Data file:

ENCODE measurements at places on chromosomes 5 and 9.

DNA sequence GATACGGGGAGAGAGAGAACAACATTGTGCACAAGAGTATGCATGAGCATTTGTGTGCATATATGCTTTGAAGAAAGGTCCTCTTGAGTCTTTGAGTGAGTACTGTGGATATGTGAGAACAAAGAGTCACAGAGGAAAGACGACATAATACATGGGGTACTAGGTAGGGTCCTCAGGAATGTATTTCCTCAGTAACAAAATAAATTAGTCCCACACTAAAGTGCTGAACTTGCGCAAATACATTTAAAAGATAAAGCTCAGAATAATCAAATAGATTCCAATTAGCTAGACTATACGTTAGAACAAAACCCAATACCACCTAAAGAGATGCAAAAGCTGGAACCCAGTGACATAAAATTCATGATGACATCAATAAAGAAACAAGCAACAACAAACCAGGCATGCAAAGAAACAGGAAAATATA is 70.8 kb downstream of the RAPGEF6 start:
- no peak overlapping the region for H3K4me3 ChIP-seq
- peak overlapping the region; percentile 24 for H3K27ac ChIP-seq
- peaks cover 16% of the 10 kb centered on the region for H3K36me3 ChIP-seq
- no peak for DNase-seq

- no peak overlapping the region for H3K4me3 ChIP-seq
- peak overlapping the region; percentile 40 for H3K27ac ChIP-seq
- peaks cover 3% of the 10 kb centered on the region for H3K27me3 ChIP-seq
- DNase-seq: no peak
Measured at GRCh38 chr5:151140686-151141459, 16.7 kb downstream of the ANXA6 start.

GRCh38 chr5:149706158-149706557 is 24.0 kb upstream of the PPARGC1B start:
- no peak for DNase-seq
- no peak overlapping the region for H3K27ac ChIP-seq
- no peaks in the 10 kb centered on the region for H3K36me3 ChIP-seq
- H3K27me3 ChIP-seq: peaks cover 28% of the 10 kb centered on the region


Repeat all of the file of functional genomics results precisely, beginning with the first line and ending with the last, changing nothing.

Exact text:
ENCODE measurements at places on chromosomes 5 and 9.

DNA sequence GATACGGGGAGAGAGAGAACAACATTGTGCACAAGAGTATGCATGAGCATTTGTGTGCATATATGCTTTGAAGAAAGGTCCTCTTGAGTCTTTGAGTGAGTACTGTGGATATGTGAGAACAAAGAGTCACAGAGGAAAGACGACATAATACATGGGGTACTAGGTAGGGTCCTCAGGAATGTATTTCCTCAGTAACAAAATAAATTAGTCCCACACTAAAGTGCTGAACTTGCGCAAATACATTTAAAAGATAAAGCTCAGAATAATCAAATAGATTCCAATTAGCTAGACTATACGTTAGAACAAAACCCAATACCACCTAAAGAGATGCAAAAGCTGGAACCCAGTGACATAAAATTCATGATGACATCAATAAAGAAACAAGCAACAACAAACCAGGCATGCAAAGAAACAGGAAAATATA is 70.8 kb downstream of the RAPGEF6 start:
- no peak overlapping the region for H3K4me3 ChIP-seq
- peak overlapping the region; percentile 24 for H3K27ac ChIP-seq
- peaks cover 16% of the 10 kb centered on the region for H3K36me3 ChIP-seq
- no peak for DNase-seq

- no peak overlapping the region for H3K4me3 ChIP-seq
- peak overlapping the region; percentile 40 for H3K27ac ChIP-seq
- peaks cover 3% of the 10 kb centered on the region for H3K27me3 ChIP-seq
- DNase-seq: no peak
Measured at GRCh38 chr5:151140686-151141459, 16.7 kb downstream of the ANXA6 start.

GRCh38 chr5:149706158-149706557 is 24.0 kb upstream of the PPARGC1B start:
- no peak for DNase-seq
- no peak overlapping the region for H3K27ac ChIP-seq
- no peaks in the 10 kb centered on the region for H3K36me3 ChIP-seq
- H3K27me3 ChIP-seq: peaks cover 28% of the 10 kb centered on the region